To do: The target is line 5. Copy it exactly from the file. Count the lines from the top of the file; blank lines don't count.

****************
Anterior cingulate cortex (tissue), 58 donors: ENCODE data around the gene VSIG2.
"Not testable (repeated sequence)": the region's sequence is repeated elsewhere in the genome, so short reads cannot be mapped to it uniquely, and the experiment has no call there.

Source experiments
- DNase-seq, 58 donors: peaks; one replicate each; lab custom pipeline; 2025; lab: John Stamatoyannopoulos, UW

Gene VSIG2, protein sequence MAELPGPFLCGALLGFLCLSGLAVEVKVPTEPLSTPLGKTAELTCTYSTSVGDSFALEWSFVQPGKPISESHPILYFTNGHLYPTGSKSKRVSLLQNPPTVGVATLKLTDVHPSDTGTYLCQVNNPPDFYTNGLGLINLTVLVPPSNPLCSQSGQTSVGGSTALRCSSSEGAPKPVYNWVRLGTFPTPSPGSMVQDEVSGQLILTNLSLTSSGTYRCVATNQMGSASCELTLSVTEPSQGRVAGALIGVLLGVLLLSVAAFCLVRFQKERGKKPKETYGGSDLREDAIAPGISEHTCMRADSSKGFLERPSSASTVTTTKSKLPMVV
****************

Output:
Gene VSIG2, protein sequence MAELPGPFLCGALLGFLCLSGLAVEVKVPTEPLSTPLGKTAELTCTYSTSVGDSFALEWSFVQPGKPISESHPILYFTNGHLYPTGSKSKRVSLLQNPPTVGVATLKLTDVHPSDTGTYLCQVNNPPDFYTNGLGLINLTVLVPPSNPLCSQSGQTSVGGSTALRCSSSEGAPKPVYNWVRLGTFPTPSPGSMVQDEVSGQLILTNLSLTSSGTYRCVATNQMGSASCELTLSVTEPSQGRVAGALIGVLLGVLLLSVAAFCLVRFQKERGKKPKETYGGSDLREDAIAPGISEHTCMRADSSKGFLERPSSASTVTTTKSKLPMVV